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Neighbors Growing Together | Dec 12, 2017

Help obese kids avoid weight stigma, doctors advise

By Lisa Rapaport, Reuters | Nov 20, 2017

Shaming kids about their weight doesn’t encourage them to shed excess pounds, U.S. doctors warn.

In fact, it often has the opposite effect and contributes to behaviors like binge eating, inactivity, social isolation, and avoidance of routine medical checkups, the American Academy of Pediatrics and the Obesity Society advise in a joint policy statement.

“Keep it positive. We know that making change is tough, and patients will likely have trouble initially meeting some of their goals, but we can learn from these challenges and go from there,” said Dr. Stephen Pont, lead author of the statement and founding chair of the AAP Section on Obesity Executive Committee.

“Also, we know that children with obesity are more likely to suffer from low self-esteem, depression, and anxiety so we want to be extra mindful to focus on positive reinforcement and not negative reinforcement when encouraging behavior change,” Pont, of Dell Medical School at the University of Texas at Austin, said by email.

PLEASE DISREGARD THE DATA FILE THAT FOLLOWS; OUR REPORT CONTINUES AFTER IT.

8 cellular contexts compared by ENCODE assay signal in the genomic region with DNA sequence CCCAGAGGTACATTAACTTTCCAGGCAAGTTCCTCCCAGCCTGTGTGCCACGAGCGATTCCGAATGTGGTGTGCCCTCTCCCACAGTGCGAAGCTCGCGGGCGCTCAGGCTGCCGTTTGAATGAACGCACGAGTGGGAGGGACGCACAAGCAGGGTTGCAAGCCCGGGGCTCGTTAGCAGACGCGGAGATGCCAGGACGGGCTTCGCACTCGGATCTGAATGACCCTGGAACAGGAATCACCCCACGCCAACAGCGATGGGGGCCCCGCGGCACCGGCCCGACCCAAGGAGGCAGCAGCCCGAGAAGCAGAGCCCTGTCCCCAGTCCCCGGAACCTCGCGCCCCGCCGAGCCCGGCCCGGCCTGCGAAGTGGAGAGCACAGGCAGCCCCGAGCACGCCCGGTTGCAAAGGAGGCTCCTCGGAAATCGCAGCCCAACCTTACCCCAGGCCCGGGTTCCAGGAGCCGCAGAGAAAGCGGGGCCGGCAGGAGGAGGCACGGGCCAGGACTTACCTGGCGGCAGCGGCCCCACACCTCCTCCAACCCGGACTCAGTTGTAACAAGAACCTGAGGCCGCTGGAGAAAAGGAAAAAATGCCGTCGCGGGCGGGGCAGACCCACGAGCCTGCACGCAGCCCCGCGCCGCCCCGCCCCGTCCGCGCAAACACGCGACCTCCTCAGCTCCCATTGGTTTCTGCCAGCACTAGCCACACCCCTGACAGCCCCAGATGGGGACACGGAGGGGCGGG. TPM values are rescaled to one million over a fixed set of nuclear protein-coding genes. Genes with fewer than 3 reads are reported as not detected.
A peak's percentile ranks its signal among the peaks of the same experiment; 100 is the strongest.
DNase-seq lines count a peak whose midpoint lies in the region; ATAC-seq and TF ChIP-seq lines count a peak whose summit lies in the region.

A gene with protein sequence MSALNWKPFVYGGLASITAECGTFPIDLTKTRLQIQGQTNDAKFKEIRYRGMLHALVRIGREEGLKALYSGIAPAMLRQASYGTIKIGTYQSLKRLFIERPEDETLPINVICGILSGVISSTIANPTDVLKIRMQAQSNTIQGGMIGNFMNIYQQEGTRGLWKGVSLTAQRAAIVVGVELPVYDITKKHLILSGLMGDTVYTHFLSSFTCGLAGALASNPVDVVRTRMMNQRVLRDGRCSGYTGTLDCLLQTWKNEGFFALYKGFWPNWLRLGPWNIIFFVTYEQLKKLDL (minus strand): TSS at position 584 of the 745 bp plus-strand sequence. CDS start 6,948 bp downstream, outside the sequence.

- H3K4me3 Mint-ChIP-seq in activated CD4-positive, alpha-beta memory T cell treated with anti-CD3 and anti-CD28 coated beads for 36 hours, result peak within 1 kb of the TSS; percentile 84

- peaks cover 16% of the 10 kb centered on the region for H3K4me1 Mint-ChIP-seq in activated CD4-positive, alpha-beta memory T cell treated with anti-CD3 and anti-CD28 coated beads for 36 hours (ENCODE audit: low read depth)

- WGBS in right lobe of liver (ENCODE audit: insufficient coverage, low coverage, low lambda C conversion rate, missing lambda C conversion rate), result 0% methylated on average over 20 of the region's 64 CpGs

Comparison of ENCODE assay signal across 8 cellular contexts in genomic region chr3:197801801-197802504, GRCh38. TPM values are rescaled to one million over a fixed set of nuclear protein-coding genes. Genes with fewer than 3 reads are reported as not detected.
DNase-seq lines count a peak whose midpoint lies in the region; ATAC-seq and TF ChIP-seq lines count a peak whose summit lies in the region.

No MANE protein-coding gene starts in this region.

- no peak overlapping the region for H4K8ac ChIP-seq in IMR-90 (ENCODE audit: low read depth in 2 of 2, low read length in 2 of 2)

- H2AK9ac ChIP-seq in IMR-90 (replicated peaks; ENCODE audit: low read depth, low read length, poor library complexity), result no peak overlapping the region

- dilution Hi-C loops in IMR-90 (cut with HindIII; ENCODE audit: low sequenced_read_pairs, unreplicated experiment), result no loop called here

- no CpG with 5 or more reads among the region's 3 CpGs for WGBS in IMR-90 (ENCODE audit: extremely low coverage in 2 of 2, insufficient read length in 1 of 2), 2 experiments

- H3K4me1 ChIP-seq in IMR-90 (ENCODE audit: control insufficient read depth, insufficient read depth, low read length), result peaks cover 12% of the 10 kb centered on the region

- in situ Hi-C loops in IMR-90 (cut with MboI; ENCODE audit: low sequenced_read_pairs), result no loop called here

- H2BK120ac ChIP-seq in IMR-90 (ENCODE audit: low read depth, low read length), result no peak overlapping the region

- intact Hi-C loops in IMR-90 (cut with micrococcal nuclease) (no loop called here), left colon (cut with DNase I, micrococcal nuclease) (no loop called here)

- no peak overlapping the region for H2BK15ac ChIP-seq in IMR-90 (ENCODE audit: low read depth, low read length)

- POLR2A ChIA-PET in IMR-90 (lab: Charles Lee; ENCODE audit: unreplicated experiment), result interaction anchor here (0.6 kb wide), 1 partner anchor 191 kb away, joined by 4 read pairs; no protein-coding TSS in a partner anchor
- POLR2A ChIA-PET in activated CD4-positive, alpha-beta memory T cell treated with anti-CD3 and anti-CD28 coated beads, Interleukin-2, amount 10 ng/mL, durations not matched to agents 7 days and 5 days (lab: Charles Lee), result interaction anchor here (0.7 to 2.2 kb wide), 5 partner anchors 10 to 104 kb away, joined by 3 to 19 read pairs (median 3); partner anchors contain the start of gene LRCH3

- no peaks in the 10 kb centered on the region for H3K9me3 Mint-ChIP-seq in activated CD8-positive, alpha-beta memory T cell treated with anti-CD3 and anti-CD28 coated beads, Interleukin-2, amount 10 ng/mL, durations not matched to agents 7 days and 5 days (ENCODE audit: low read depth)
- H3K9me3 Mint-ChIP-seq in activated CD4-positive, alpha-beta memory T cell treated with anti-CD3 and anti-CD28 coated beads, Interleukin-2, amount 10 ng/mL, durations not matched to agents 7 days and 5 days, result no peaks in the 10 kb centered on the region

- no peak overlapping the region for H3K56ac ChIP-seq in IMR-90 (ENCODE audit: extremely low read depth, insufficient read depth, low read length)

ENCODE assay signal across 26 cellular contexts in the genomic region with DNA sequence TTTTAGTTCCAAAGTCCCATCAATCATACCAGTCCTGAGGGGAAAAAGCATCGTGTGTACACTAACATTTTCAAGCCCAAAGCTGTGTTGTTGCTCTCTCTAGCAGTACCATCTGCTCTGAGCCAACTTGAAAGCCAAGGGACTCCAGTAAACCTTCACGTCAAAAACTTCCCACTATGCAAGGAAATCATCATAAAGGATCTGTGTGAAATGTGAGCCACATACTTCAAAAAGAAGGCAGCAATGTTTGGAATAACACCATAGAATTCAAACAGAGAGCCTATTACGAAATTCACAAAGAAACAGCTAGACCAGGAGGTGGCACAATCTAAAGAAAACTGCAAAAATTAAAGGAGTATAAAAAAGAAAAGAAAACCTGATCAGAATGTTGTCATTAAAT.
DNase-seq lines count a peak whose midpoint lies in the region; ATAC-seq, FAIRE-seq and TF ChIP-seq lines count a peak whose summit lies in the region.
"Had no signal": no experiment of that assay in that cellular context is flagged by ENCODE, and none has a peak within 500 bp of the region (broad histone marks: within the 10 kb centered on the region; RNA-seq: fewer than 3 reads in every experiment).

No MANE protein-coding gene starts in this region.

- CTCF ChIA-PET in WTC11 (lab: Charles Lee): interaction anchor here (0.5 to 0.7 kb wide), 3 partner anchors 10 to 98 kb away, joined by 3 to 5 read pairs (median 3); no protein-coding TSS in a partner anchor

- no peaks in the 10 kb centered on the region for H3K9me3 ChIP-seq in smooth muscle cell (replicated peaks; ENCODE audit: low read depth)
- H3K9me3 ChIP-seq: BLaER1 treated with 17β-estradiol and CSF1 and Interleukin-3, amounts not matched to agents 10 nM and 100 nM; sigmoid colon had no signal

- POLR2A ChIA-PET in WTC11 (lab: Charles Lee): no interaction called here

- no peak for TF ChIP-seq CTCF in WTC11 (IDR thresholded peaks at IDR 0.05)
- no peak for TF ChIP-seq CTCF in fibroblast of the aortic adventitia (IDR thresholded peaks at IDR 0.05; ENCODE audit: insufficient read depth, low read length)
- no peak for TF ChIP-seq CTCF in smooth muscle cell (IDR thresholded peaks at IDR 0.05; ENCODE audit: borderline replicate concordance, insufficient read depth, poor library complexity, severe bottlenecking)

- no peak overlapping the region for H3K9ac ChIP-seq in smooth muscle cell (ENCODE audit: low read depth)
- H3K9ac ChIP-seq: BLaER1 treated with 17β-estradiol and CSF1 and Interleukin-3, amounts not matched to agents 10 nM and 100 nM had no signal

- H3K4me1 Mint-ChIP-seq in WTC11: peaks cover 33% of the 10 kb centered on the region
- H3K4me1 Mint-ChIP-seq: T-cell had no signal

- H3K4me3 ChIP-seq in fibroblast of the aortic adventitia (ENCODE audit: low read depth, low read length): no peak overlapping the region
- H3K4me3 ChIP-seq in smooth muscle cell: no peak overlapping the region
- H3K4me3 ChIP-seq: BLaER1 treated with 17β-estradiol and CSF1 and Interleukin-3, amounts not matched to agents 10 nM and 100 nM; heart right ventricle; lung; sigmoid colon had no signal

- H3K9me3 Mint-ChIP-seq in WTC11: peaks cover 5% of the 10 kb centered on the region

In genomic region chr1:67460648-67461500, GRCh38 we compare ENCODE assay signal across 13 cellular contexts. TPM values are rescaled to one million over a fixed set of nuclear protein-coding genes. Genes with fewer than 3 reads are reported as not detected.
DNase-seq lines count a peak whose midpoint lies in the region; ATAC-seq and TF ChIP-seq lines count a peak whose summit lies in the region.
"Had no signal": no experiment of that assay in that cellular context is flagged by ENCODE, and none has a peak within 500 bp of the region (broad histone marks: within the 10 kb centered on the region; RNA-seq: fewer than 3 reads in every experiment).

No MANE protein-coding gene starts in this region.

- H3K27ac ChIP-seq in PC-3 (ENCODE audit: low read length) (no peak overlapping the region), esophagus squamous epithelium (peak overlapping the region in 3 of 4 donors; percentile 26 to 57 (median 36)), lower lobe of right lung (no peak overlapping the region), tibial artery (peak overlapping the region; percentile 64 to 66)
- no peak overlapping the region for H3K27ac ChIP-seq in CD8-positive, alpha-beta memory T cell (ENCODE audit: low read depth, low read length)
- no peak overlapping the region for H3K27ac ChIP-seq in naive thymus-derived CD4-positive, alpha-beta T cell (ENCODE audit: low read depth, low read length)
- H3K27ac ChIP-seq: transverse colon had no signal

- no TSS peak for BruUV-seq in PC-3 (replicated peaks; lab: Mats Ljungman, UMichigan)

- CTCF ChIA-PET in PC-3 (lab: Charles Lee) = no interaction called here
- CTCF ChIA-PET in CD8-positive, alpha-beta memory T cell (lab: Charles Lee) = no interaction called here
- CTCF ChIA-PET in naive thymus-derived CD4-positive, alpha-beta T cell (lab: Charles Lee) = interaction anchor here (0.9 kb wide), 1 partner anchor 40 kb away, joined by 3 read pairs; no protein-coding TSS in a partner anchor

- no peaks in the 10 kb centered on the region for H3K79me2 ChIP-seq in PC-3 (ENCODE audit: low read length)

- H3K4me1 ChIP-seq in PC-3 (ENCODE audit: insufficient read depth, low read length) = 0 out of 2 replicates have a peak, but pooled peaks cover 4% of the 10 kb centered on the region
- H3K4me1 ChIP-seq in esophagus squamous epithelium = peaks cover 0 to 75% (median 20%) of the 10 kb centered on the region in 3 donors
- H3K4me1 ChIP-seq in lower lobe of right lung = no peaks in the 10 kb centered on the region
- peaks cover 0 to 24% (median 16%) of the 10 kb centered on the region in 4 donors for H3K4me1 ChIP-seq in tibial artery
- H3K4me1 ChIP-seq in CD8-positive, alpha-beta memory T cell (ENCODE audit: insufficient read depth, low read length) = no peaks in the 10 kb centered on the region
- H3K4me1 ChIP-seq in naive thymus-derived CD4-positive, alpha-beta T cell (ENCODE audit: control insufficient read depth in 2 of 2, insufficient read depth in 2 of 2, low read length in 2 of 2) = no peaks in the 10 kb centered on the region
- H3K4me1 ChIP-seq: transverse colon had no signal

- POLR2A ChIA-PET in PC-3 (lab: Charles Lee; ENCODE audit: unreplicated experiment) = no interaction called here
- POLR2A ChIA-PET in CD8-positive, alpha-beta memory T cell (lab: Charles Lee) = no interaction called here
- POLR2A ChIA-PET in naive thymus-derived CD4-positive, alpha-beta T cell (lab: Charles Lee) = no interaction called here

Obesity is the most common chronic health problem among U.S. children, doctors note in the policy statement. One in three kids between the ages of 2 and 19 are overweight or obese.

Stigma and discrimination can add to their health problems and harm their quality of life, making them feel isolated, embarrassed and sad. Excess weight alone can be a predictor for victimization and bullying.

Physicians must take a lead role in educating children and families about how to help children achieve a healthy weight without making kids feel stigmatized for their size, doctors argue.

“While there has been substantial attention to medical treatment and intervention for obesity in youth, the social and emotional impact of body weight – like stigma and bullying – often get neglected,” said Rebecca Puhl, a fellow at the Obesity Society and deputy director of the Rudd Center for Food Policy and Obesity at the University of Connecticut in Hartford.

There are ways pediatricians can speak to parents and children about weight that are supportive and encouraging instead of sounding unintentionally judgmental, Puhl said by email.

For starters, they can talk about “children with obesity” instead of “obese children” to emphasize that this is a medical condition. Using neutral terms like “weight” instead of negative terms like “fat” or “obese” can also help.

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